The candidate that indicates the opposite, (that LE is a black and white profession) is the candidate that is looked upon by the panel as being naïve, potentially hard-core and rather simple minded. They don’t want a black and white, letter of the law type of candidate, they want you to be reasonably flexible and to articulate your ability to think, critically. Work on this answer so it flows and sounds natural when you answer it, and by all means I encourage you to use different examples if you so choose.
Best wishes for an outstanding oral board interview! If you’d like to see more than 100 videos just like this one, and a whole lot more, visit Earn Your Badge.
To your success, I’m Chief Russ.
In a previously posted oral board question video titled “Pull Over Your Mother”, I was asked by the police oral board panel what I would do in a scenario if I had pulled over my mother for speeding.
I indicated that I certainly would not give her a citation, but tease her a little and send her on her way.
Many of the viewers on YouTube and at Earn Your Badge have asked me what I would do if the situation changed. What if I had pulled over my mother for drunk driving?
In this Police Oral Board question I give you my answer and what the interview panel is looking for in an answer to this question.
I’ve received a lot of feedback on my law enforcement oral board question video “Partner Steals a Candy Bar”, so I’m doing a follow-up on that video with a slight twist on the police oral board interview question and answer.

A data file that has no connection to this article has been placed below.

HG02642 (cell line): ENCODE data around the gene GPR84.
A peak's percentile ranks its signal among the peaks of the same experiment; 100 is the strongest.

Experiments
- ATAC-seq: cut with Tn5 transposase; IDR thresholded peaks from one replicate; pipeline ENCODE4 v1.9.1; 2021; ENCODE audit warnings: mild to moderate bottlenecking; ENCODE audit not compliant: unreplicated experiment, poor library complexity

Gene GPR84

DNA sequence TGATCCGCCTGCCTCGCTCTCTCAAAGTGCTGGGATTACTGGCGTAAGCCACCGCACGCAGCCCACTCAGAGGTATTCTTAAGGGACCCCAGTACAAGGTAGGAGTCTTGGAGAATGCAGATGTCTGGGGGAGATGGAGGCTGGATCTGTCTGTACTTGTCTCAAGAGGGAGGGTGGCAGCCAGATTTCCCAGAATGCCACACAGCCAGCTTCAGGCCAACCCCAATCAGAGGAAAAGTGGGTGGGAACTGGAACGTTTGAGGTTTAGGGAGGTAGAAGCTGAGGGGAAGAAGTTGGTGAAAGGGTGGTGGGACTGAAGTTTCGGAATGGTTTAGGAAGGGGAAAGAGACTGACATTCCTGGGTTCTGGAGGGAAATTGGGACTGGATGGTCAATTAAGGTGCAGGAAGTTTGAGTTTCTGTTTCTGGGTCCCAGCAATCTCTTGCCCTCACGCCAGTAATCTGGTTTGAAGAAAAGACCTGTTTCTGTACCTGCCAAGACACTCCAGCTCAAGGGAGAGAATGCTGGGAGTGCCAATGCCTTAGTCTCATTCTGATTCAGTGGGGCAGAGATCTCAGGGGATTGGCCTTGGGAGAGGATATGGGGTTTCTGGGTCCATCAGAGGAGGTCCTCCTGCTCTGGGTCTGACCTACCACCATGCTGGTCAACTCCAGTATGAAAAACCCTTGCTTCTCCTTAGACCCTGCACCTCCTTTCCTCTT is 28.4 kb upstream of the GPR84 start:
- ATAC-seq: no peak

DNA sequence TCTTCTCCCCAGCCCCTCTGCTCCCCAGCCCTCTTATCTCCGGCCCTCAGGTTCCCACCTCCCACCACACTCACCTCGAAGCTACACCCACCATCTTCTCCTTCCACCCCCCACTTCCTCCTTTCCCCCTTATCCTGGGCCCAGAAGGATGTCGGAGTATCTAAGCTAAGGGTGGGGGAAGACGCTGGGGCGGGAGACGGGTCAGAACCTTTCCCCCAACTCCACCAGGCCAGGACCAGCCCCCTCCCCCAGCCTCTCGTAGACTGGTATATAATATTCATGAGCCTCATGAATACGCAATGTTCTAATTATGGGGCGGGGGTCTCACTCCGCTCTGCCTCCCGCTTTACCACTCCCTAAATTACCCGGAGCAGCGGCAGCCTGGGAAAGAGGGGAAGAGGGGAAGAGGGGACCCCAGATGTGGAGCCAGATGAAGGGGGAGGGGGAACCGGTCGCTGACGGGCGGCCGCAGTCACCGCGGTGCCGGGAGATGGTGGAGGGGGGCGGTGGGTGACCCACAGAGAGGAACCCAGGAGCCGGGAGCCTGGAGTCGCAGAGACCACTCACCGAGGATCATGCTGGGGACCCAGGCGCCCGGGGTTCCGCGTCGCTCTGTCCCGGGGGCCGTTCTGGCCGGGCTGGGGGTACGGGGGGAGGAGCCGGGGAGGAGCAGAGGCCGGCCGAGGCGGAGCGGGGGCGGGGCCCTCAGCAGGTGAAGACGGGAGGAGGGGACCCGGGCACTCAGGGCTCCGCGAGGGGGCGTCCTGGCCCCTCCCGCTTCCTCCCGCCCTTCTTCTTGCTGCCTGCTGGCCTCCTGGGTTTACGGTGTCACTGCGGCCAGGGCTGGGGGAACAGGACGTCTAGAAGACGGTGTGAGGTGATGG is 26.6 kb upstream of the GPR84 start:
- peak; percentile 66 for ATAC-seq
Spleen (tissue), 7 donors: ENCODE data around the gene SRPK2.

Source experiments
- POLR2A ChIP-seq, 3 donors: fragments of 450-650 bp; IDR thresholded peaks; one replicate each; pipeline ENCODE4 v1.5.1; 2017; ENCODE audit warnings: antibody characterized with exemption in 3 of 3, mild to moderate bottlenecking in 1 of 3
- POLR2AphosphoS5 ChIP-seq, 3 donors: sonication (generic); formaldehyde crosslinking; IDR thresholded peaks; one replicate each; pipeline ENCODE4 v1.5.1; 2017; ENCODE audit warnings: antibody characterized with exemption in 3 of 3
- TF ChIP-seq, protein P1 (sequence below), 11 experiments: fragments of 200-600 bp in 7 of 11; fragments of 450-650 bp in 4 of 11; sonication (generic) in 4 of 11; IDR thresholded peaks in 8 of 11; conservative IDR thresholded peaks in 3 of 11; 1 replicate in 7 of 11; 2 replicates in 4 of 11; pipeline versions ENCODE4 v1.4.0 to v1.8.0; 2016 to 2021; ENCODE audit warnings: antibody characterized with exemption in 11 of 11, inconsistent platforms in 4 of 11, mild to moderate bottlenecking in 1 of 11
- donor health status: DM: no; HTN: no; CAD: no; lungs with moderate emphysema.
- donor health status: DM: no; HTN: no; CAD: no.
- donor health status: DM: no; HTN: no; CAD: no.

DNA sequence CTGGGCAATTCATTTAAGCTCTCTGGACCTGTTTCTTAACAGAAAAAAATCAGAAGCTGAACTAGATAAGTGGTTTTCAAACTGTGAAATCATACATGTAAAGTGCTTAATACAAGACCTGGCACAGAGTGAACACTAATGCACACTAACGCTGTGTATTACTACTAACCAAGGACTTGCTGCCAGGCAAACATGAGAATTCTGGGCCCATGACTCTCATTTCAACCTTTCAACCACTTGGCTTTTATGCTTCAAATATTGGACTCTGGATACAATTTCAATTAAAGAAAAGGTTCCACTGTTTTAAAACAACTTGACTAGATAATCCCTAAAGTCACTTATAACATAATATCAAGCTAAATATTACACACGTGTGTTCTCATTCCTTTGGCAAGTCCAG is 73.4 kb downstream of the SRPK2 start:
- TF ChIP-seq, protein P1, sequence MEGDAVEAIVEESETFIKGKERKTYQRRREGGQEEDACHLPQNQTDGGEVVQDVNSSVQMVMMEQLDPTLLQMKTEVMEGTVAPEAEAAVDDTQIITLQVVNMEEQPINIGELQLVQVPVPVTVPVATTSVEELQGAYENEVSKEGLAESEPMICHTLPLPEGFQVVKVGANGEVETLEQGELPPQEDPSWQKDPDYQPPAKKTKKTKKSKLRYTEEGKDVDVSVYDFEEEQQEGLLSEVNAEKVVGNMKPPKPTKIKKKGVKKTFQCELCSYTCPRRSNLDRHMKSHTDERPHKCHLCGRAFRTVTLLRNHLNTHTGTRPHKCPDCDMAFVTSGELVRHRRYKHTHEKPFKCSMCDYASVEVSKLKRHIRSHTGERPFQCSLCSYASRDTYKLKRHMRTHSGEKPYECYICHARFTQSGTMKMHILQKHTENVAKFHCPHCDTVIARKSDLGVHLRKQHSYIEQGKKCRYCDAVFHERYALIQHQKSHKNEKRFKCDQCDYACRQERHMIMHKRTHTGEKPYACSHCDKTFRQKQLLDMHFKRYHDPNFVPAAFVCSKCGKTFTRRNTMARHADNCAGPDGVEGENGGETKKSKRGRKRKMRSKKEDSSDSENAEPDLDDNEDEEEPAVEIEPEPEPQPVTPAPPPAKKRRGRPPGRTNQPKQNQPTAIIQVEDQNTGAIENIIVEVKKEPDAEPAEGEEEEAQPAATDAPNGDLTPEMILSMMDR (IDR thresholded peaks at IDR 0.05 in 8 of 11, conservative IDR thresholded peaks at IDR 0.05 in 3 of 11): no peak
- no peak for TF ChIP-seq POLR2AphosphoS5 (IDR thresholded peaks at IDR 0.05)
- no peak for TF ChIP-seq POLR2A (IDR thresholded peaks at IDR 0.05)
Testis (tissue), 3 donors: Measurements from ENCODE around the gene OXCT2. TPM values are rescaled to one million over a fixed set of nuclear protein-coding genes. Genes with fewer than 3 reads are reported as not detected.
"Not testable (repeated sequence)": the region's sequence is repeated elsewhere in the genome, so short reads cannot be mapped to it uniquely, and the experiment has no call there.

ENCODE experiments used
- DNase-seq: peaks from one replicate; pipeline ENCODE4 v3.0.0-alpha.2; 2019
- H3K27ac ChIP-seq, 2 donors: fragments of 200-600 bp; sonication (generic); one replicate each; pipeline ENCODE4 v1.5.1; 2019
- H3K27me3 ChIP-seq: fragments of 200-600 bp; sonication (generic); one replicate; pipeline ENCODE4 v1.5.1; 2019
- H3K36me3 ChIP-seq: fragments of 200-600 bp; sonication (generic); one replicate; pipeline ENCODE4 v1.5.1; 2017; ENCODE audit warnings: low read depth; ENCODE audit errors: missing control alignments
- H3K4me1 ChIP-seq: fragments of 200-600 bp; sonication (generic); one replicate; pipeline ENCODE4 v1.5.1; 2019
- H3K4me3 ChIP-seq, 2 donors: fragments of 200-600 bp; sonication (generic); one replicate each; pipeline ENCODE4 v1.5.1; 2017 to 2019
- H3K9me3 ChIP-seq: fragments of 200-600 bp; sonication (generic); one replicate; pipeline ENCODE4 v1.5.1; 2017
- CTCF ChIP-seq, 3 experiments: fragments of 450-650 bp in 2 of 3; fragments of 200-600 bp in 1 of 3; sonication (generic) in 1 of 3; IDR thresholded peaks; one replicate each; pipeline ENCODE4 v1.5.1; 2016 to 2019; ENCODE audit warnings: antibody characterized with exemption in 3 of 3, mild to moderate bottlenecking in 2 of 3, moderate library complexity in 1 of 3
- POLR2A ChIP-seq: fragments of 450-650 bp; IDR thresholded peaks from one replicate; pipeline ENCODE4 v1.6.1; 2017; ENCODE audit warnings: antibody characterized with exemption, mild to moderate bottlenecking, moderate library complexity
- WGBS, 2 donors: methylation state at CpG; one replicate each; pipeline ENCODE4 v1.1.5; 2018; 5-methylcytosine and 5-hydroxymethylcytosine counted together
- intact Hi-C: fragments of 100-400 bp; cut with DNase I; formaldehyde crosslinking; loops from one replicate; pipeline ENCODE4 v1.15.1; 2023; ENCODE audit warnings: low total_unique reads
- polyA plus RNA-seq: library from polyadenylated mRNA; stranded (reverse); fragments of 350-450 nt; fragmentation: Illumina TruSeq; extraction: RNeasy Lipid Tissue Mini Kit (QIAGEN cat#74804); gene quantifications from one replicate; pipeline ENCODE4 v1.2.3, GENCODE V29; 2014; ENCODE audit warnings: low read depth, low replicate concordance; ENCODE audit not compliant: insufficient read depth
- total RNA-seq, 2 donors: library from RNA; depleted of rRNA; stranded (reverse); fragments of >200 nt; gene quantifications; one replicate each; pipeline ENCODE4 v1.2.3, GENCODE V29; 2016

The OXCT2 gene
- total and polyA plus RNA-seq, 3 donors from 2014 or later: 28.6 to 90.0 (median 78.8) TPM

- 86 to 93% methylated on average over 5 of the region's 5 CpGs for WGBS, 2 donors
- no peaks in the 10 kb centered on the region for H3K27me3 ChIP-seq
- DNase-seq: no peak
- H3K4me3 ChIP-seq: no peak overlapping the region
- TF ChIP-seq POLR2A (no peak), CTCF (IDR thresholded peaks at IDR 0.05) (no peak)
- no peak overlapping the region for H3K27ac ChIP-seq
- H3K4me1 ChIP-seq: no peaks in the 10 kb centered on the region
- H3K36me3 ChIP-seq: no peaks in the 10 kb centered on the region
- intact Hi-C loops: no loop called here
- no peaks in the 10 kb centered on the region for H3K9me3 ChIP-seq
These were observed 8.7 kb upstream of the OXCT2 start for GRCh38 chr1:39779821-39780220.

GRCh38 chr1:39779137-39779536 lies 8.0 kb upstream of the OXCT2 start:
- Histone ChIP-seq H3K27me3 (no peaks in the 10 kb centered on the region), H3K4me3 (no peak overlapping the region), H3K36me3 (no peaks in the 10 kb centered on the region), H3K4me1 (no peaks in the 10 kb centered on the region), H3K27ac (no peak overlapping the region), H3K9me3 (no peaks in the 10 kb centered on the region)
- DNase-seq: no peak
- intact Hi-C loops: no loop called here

This time I discuss a different scenario question…What if it wasn’t a candy bar, but a smaller piece of candy like a mint or a tootsie roll?
I also discuss that theft is theft and why I wouldn’t go running to a supervisor, but I would do what is in the best interest of the police department.
There’s a trick of the trade, so to speak, that some departments employ. Police applicants are sometimes told to park their cars in a certain area or, the department will assign an officer to take note of applicant’s vehicles are parked. This isn’t done too often on larger departments but still employed by some smaller agencies.
When the applicant is in the interview, an officer will perform a visual inspection of their vehicle. The things they’re looking for are not only current registration, but more importantly, what’s on the inside. You can often tell a lot about a person from the interior condition of their vehicle. So, just to give you the edge, clean your car a few days before your interview. It should look orderly inside and be free of garbage, excessive decorations, air fresheners, anything hanging from the rear-view mirror, makeup and for the love of pete, get rid of your radar detector and the suction cup mark that it leaves on the windshield.
Your goal here is, make the inside of a car look like you rented it an hour before your interview. Clean and pretty much empty. No inference is drawn from a clean, empty car other than a positive one.